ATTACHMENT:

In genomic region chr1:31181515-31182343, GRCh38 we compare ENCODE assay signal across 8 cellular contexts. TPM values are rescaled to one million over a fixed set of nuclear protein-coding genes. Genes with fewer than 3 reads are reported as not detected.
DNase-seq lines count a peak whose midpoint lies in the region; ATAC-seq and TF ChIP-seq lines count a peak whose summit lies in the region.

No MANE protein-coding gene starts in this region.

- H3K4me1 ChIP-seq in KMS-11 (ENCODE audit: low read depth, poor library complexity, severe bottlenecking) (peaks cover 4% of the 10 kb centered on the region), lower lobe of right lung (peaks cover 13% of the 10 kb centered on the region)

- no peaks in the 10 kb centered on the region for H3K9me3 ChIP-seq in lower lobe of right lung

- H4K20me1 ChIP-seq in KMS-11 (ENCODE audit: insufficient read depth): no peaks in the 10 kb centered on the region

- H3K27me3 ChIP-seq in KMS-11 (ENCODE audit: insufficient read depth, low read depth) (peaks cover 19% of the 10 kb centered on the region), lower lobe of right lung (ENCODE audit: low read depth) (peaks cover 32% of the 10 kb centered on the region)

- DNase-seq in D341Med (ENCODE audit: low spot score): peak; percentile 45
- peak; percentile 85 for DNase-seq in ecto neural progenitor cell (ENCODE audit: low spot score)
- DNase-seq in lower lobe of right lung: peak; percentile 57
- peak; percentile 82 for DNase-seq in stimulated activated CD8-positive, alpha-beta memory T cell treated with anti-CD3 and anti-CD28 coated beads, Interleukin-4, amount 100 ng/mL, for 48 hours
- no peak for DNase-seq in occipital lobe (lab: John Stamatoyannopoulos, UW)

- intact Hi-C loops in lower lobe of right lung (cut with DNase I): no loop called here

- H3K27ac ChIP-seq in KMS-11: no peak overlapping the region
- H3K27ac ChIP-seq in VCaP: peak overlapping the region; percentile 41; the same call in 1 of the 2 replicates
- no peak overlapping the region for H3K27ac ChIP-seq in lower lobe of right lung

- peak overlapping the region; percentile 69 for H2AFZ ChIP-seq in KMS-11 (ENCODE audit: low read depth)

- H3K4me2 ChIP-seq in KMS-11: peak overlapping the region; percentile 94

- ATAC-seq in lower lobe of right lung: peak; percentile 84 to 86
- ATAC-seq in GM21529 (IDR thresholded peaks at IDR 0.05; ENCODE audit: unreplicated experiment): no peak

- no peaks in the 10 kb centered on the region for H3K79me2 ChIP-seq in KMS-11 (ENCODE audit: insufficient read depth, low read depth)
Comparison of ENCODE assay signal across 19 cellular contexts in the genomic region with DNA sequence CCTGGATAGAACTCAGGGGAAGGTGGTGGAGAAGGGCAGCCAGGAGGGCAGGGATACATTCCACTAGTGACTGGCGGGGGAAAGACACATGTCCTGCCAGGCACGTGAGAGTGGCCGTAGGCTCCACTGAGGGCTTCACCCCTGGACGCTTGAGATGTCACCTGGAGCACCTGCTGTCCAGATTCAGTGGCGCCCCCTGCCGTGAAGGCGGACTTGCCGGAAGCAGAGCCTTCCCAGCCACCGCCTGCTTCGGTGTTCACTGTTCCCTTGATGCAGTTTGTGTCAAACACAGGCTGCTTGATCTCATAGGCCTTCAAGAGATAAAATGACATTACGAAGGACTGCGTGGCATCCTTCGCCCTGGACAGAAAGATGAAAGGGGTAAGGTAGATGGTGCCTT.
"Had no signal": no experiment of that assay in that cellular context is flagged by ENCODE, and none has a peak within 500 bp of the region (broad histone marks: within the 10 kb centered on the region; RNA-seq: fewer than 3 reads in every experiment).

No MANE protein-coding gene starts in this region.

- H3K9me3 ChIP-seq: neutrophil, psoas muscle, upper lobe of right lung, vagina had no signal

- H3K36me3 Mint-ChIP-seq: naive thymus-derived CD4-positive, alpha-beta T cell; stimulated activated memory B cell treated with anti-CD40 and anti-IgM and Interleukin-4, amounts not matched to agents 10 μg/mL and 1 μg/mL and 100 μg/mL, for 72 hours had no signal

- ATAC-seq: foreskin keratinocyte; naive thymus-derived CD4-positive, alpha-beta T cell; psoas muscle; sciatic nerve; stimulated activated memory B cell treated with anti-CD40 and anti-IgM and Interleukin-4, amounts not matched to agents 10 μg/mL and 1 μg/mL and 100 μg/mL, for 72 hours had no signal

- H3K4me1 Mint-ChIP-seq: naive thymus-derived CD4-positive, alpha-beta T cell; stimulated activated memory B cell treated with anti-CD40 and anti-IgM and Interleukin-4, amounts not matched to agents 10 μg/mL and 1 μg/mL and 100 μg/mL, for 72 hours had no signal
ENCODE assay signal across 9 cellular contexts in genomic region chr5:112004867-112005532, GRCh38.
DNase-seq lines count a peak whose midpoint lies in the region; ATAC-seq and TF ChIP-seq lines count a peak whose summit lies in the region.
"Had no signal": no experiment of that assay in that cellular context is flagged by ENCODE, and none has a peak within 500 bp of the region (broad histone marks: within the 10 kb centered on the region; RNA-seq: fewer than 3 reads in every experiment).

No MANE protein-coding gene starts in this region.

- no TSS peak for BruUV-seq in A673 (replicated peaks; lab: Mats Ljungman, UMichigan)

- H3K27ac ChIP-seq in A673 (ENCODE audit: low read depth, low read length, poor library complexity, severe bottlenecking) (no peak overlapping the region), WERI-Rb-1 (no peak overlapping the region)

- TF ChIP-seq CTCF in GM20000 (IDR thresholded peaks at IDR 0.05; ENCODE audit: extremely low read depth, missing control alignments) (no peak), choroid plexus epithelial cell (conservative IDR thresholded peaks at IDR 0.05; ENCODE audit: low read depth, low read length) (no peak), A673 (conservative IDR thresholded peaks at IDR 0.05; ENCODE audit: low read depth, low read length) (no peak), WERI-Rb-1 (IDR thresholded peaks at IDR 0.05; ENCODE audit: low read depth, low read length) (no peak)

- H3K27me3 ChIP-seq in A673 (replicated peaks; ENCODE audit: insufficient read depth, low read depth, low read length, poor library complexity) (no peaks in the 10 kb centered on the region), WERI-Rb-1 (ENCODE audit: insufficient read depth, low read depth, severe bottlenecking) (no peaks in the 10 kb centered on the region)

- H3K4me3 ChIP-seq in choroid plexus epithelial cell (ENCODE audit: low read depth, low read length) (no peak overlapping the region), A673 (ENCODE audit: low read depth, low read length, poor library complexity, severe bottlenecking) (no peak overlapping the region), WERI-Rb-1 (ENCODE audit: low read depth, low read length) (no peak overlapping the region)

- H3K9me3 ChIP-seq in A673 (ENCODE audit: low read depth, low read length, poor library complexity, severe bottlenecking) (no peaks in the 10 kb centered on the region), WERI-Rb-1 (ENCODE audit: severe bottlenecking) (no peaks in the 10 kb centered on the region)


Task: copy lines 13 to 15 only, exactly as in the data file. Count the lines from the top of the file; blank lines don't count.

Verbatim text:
- intact Hi-C loops in lower lobe of right lung (cut with DNase I): no loop called here

- H3K27ac ChIP-seq in KMS-11: no peak overlapping the region
- H3K27ac ChIP-seq in VCaP: peak overlapping the region; percentile 41; the same call in 1 of the 2 replicates